Full disclosure: I’m not much of a car-racing enthusiast. That said, like most Gold Coasters, I like to watch the highlights of the Gold Coast 600 so I can stay up to date and check in on the results of one of our biggest tourism drawcards.
It makes me so proud that we host such a world-class event every year, one that seems to get bigger and better every year.
This year I was even prouder when I saw the reaction to the part of the race that everyone’s talking about today – the moment when Scott McLaughlin spectacularly crashed, colliding with a wall, upending his car and landing in a terrifying and precarious position with the car on its side.
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The official race medical team raced to his side, but competitor Shane van Gisbergen also ran into action.
Van Gisbergen stopped his car, sprinted across the track and jumped up on the wall next to the wrecking, then attempted to help pull McLaughlin out of his Mustang.
It was a stunning display of Aussie mateship and really sums up why sporting events in Australia are so valuable to the community.
I have re-watched that part of the race twice with my kids, explaining to them that he didn’t have to stop; that he was in competition with the driver who crashed; that no matter what the circumstances or how competitive you are, compassion and kindness trumps all else.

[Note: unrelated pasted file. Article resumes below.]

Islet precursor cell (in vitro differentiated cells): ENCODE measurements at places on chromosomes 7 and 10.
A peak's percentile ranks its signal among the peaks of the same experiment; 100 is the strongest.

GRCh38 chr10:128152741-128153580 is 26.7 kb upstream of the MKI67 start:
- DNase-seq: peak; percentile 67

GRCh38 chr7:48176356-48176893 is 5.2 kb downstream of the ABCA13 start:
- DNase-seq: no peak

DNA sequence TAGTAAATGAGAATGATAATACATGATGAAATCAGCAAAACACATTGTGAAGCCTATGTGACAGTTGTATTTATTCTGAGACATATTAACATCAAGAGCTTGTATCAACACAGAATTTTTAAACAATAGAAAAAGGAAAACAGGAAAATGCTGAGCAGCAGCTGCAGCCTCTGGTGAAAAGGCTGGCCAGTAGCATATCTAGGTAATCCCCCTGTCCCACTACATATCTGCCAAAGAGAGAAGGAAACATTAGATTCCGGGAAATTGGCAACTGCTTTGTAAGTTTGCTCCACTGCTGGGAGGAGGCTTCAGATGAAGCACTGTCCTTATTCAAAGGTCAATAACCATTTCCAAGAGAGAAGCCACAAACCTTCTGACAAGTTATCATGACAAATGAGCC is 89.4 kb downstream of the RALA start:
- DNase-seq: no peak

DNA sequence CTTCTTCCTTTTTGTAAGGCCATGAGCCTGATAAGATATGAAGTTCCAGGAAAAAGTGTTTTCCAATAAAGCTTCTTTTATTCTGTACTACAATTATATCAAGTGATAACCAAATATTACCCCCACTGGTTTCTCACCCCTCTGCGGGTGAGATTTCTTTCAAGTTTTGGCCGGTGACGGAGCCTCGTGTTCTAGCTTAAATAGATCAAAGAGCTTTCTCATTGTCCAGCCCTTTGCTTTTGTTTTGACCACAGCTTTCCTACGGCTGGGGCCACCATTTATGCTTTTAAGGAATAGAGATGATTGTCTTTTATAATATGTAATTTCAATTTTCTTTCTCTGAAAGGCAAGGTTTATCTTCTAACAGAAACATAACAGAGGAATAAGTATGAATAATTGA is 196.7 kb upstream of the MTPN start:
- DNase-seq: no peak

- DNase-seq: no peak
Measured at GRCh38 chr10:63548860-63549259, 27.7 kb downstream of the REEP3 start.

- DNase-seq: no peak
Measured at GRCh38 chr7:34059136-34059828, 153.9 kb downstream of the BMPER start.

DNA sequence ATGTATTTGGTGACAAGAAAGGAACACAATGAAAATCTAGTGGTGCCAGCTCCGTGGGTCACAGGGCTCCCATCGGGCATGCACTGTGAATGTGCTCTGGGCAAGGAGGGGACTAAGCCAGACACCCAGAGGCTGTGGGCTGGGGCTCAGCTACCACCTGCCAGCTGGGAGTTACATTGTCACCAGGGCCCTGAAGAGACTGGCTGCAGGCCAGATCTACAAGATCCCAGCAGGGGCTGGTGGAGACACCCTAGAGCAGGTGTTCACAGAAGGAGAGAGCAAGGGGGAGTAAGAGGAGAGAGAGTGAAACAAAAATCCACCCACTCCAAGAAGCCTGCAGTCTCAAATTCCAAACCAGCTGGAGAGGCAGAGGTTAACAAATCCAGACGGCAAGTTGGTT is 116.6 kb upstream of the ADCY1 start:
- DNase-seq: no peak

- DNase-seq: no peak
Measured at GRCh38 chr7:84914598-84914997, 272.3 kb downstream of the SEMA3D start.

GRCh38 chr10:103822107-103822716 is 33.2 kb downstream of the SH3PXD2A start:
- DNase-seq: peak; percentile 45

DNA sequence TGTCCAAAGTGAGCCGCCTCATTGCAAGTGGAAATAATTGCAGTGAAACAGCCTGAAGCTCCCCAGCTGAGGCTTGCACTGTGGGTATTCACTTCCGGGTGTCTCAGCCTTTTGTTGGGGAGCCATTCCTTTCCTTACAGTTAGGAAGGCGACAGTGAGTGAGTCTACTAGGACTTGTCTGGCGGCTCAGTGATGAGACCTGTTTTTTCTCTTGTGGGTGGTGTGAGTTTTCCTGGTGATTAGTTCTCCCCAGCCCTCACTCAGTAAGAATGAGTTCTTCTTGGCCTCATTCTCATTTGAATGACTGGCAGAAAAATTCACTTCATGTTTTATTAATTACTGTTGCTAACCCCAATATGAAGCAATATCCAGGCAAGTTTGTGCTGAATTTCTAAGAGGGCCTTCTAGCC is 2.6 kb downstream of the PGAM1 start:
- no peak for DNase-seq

For his part, van Gisbergen – who claimed victory in the final race – was keen to downplay his actions, telling reporters it was an impulse reaction.
“It’s not a good feeling coming around the corner and seeing one of your mates on his side,” van Gisbergen said.
“I helped him out but the medical team were there fast. He was pretty shaken but he will be fine. It was irrelevant who it was when I first saw it. You would do it for anyone in the field – it was shocking.”
McLaughlin was taken to hospital for observation but was discharged Sunday night.
He was quick to thank his competitor for “pulling up”.
“I just want to thank Shane for… seeing if I was all right. I want to say thanks to him,” McLaughlin said.
“It all happened so fast … I was more worried about people hitting my roof than I was about [the crash]. Thankfully we’ve got a great car. Everyone does in Supercars. And we’re safe. And people will learn from this incident and hopefully, we can make safety even better for the next few years.”